The story perpetuates the myth that science is bunk. That science is somehow contrary or opposed to faith. That all of science is built on a flawed
The first thing that some Christians seem to be unable or unwilling to understand is that science cannot disprove anything. It can only prove things.
And it can only prove things on a provisional basis. Nothing is final, because it's always possible for more evidence to come in.
Christians always try to attack science by asking for certain, definite proof that God doesn't exist. Science cannot provide that, and they then leap
on that inability as evidence that science is flawed. Well, that's just comparing apples and oranges. It is like relying on the Bible to tell you how
to service your car. The Bible can't show you how to change a spark plug? Aha! The Bible is built on a flawed premise!
They also leap on the incompleteness of science. Since science does not have all the answers, it can't possibly be right. The more amazing belief
among some Christians I have encountered is the more epistemological view that science simply has it wrong. It asks the wrong questions and comes to
the wrong conclusions. It makes a flawed basis for understanding the world because it is simply erroneous. This is totally weird to me, because at its
basis, science is built upon finding verifiable explanations for observed phenomena. The Scientific Method is the closest we can come to finding the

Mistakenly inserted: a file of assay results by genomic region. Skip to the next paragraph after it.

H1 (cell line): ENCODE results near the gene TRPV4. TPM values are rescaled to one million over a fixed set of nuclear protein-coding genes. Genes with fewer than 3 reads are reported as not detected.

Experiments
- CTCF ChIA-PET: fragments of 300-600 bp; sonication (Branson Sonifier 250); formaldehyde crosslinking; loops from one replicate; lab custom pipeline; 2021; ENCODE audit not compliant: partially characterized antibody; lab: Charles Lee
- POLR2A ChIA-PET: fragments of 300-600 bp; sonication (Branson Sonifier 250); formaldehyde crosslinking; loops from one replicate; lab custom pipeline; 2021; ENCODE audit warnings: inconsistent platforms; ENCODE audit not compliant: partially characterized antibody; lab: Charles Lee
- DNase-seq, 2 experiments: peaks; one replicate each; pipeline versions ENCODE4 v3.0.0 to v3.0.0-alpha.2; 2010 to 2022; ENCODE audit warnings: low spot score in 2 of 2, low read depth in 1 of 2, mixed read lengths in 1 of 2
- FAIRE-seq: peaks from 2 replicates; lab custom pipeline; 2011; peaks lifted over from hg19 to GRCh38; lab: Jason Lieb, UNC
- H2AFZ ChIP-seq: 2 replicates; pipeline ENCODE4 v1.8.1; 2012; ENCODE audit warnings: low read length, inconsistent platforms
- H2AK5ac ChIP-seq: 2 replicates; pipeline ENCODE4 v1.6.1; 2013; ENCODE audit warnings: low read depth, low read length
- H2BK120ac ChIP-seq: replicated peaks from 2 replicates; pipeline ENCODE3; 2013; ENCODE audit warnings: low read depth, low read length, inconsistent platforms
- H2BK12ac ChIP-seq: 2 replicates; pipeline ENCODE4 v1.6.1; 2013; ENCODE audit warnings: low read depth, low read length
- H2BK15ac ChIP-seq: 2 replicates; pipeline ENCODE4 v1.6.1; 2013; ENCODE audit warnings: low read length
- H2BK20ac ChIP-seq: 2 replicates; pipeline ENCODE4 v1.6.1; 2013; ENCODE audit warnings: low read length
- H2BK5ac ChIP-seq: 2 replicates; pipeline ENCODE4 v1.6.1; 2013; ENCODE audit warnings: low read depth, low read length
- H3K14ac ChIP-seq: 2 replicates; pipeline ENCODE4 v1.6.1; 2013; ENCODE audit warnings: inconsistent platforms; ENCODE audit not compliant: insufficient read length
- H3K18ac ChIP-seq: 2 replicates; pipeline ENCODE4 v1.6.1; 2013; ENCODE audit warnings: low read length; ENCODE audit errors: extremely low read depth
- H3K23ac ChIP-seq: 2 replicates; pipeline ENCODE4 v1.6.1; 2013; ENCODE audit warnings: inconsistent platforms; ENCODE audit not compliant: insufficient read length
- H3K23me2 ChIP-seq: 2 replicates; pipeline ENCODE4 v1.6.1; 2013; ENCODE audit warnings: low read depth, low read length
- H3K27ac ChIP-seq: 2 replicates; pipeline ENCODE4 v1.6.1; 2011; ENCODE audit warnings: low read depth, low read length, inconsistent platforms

truth about something.
I hope you can see now why I don't like this story. It perpetuates a flawed and incorrect stereotype - that of the atheist who constantly attacks the
faith of good Chrisians - and demonstrates an insufficient method of defence against it. It was written by a Christian for other Christians, but the
author's understanding of the subject matter is so incomplete that all it does is perpetuate the incompleteness to others. It does not teach anything
of worth, except for the fundamental purpose - to encourage Christians to be able to justify their faith.
The moral of the story - always have an understanding of what you are arguing against, or be prepared to accept when someone points out the flaws in
the understanding you do have.
edit on 22-3-2012 by EvilSadamClone because: (no reason given)